- For Teachers
Okay, I have a friend in a writers critique group who asked the following...
For the most part, we try to avoid "To Be" verbs, as they are weak. But some times they are necessary. Is my friend correct?'Was' litters my writing and I'm going to have to lose a few hundred of them, I know.
I'm happy to be proved wrong, which is why I'm asking, but to my mind, 'The demon was sitting' is correct, if not the best of style.
'The demon sat', unless it's in the very act of sitting is most definitely incorrect.
So, do you make a grammatically correct sentence, grammatically incorrect, just get rid of the 'was'? Or am I totally wrong?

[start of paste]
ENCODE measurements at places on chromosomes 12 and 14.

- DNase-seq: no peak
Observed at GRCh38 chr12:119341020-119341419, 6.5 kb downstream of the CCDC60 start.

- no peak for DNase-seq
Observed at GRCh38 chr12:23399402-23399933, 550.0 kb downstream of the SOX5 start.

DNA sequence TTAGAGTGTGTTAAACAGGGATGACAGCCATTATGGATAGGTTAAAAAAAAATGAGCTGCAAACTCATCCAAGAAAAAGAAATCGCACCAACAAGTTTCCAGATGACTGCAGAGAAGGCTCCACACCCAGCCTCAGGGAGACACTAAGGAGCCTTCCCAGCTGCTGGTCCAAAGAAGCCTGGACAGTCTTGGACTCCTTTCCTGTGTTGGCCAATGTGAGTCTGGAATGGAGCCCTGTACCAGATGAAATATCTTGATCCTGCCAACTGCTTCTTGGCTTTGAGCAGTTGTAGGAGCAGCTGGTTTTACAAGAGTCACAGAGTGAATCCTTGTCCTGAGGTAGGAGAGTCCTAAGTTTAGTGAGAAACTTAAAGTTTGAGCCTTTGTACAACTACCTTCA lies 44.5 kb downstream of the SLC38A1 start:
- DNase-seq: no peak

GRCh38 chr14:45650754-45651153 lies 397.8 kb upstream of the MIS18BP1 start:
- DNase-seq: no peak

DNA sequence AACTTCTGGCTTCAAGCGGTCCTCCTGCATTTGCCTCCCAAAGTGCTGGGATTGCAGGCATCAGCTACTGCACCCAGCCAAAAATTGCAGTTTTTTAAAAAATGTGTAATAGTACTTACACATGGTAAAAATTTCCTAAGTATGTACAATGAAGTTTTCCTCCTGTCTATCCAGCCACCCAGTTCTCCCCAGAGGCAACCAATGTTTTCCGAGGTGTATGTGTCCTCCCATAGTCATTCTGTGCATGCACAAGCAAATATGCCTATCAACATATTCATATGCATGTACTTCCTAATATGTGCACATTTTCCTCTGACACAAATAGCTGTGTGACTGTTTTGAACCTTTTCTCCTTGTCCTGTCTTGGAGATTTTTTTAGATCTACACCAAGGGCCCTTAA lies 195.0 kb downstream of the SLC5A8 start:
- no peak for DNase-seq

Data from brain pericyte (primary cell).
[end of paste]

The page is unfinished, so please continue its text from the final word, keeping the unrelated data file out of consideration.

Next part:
Thanks so much,
What is wrong with the many possibilities of the verb "to be", why the necessity to avoid using it. I am in favour of the language changing to accomodate changing circumstances but I find the verb "to be" to be more than adequate and flexible for all eventualities.
One of my favourite arguments is that it encourages the writer to take responsibility for their statements. "You are a nerd" becomes "Your behaviour irritates me".
There is also an ontological argument that if we stop automatically equating one thing with another "A is B", we will more likely see the properties of A more clearly.
From my reading, there is some very good prose written in E-Prime, and also some that is quite turgid.
I see no problems with most uses of to be; my prime hate is the over-use of "get".